© 2018 Mary Barnecutt

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  1. August 10th 2019 Mary@ the Pigeons Adrigole Arts Centre, Beara, Co Cork Performer/composer

  2. June 28th 2019 Mary@ the Pigeons Performer/composer

  3. June 29th Mary@ the Pigeons support to Liam Ó Maonlaí The House Presents 

  4. March 29 2019 GlasDrum New Sounds in an Old Place,  (performer/composer) 

  5. Feb 11-21 2019 Swan Lake/ Loch na hEala Perth Festival, performer

  6. Feb 2019 Stringplay– Ark/IMC commission, composer/performer

  7. Feb 2019 Spike Cello Festival 3 director

  8. Nov 12-19 2018 Swan Lake/ Loch na hEala Hong Kong New Vision Arts Festival, performer

  9. Nov 6-11 2018 Swan Lake/ Loch na hEala Dun Laoghaire Pavillion, performer

  10. Nov 2nd 2018 w/ Erik Frielander – Fumbally Stables, Note Productions Duo series performer

  11. September 2018 Pigeons of Discontent- Paddy Cahill film music* composer

  12. February 9-11 2018 Spike cello festival 2 performer and co-director

  13. September October 26/27 2018 The Plot by Paula Lonergan – composer/performer (solo)

  14. 13 2018 Ergodos September 21 Cobh Sirius Culture Night (solo)

  15. June 20 2018 Stoneybatter festival performer (solo)

  16. May 2018  w/Cello Ireland performer in The Whale theatre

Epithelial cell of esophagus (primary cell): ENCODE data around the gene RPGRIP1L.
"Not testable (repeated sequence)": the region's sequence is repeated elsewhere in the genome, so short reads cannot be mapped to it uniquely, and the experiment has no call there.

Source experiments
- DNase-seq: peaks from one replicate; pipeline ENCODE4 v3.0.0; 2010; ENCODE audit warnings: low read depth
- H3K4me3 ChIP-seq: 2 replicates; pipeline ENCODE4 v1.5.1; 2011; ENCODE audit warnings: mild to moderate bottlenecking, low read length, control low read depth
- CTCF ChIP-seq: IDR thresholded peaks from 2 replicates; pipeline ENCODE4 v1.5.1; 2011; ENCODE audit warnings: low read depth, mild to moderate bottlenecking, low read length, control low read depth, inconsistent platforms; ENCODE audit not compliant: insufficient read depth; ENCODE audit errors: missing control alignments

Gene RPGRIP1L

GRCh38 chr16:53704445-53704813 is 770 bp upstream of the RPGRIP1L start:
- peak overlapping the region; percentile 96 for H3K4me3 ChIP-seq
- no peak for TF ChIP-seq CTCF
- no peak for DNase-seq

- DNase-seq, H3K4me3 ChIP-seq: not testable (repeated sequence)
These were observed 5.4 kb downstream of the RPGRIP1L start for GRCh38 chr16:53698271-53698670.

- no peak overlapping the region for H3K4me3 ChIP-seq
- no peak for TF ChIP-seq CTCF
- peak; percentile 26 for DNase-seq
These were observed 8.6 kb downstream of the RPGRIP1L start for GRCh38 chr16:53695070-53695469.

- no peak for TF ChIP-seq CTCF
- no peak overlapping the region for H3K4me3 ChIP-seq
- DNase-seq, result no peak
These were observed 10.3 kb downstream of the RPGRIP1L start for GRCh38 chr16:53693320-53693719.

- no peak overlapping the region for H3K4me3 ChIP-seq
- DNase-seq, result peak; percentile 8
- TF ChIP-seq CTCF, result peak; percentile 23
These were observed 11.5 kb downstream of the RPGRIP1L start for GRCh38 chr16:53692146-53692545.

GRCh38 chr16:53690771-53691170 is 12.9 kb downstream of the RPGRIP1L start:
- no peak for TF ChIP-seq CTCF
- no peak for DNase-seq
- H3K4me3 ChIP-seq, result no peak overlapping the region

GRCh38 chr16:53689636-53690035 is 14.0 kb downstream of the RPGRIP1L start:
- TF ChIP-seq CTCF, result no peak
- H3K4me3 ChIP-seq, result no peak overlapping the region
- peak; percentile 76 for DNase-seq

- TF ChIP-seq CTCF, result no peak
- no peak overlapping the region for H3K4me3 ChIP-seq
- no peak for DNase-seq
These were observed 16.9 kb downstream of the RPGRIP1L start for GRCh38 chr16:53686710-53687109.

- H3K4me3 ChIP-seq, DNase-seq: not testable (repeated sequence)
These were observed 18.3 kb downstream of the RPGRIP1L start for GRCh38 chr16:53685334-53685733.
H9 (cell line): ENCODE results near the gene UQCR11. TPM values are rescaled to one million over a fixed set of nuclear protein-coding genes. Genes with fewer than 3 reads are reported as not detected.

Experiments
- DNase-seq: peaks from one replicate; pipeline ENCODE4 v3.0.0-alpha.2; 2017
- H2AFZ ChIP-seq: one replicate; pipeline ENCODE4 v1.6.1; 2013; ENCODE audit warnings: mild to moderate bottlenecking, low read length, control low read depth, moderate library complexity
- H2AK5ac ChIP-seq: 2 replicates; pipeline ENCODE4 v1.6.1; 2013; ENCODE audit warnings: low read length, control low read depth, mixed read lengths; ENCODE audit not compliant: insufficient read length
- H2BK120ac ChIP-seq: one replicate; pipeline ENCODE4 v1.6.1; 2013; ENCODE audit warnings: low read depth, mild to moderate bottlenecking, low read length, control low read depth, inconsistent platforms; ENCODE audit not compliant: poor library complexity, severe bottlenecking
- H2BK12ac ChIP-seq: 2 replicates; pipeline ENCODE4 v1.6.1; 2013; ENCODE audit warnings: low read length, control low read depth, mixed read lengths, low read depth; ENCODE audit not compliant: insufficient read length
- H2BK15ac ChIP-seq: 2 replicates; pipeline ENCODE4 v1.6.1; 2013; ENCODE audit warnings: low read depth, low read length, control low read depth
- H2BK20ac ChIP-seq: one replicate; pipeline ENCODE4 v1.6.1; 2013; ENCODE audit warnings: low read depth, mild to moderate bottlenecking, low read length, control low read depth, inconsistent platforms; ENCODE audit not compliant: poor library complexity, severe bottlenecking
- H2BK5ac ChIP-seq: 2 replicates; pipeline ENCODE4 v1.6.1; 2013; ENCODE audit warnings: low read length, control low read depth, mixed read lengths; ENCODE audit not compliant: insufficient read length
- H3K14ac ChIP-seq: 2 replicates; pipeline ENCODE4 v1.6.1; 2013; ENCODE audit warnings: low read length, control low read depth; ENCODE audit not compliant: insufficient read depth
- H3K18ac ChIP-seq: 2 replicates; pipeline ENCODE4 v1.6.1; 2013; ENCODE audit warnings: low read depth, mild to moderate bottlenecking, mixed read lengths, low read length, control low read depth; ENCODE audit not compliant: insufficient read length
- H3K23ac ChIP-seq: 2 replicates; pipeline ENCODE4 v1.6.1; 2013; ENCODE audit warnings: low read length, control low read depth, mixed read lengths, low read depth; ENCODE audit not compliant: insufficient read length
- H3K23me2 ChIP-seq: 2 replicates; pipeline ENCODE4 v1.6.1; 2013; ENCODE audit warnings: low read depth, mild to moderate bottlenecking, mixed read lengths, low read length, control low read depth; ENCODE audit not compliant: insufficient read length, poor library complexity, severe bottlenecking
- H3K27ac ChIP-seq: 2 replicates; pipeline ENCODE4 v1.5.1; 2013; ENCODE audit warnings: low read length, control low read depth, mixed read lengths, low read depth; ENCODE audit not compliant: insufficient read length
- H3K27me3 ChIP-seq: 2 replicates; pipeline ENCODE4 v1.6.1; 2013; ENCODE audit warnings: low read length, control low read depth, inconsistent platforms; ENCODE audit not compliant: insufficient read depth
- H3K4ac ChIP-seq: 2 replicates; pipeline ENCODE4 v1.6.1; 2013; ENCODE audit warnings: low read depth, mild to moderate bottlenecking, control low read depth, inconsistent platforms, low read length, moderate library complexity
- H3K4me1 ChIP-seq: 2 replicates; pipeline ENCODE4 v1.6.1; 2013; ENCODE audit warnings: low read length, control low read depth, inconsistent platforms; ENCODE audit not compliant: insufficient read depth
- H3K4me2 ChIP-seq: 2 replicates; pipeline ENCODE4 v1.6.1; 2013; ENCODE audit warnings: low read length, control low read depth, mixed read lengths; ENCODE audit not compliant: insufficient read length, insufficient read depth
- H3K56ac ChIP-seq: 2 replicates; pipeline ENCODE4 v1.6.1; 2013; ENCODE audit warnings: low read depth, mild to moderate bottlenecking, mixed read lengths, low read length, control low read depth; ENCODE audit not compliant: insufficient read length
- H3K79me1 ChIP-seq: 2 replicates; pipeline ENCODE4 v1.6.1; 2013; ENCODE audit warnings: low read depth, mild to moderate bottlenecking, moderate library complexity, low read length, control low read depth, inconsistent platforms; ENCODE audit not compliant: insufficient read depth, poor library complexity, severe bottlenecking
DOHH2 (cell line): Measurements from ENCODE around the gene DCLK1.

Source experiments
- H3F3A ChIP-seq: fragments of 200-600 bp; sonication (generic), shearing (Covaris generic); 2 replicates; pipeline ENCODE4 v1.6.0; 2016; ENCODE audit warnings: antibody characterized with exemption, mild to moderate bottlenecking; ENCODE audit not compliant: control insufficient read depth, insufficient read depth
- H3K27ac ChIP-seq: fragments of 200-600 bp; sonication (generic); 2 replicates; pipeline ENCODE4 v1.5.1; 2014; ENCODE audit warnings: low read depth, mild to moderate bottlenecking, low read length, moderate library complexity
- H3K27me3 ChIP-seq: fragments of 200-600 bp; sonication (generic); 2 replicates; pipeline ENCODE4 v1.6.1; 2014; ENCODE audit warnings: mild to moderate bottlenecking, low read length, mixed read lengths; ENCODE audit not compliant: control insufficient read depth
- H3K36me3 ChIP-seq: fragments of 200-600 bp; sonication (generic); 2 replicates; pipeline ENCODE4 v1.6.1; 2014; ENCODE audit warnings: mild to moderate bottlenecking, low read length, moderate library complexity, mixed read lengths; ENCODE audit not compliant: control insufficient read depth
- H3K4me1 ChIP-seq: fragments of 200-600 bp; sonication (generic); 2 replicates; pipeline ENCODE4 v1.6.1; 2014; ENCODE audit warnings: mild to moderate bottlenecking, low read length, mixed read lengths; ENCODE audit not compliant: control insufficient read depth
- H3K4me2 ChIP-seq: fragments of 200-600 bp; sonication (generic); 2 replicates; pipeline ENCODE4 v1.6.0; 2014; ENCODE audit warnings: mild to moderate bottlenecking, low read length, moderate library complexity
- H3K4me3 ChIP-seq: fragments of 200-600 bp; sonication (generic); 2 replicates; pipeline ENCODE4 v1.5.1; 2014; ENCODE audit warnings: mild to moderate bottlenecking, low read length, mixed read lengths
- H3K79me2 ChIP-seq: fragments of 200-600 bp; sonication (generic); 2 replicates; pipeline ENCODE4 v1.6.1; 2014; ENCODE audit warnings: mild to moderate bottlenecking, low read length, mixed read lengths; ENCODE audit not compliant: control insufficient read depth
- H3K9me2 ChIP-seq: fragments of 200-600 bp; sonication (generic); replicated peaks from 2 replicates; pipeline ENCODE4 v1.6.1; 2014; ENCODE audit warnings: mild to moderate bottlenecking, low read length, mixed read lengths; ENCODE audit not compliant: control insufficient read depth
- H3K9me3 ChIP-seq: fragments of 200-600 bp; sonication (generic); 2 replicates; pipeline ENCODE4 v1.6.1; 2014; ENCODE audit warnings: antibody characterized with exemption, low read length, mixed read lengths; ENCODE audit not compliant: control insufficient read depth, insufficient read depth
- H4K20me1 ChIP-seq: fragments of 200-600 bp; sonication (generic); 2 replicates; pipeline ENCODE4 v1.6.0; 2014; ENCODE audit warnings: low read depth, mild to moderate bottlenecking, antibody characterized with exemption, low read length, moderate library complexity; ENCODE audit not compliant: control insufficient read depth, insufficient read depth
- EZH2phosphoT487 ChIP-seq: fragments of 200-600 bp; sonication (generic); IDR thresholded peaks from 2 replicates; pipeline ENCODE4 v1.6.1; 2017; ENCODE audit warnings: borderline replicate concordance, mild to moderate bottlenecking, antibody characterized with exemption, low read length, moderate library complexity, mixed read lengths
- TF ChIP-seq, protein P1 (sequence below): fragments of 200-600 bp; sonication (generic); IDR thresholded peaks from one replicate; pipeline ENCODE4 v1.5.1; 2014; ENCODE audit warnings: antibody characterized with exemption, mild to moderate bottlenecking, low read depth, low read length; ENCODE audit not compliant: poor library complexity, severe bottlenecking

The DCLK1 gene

17. Jan-June 2018 Swan Lake/ Loch na hEala Tour Dates Ireland and international, performer

  18. February 2018 Guest for Self-Made 1 (solo) panellist and performer

  19. June 2017 National Gallery of Ireland Liz Roche Totems,co-composer/performer

  20. March 2017 Union Chapel Daylight Music, London UK 

  21. February 2017 Spike Cello Festival 1 director

  22. January 9 2017 Hugh Lane Gallery Sundays@Noon Vanishing Lakes performer



Review for Into Air

* * * * (four stars)

Lauren Murphy The Ticket, Irish Times 14.04.16   


Mary Barnecutt has spent the last few years as a collaborator with Irish acts such as Adrian Crowley and Vyvienne Long, but now it’s her turn to step into the spotlight.

A cellist by trade, her debut album is unsurprisingly constructed around stringed instruments, with a hint of piano here and a touch of woodwind there.

The result is a lush collection that sounds organic and occasionally magical, as Halfway There demonstrates – although there is an unsettling darkness lurking just underneath the surface of songs like instrumental Stranger Than and Moving.

Barnecutt’s voice is no powerhouse, but there is a charm to her delivery, and her lyrics tell imaginative stories.

Yet it’s the music that takes centre stage, speckled with heart-swelling flourishes and sinister undercurrents.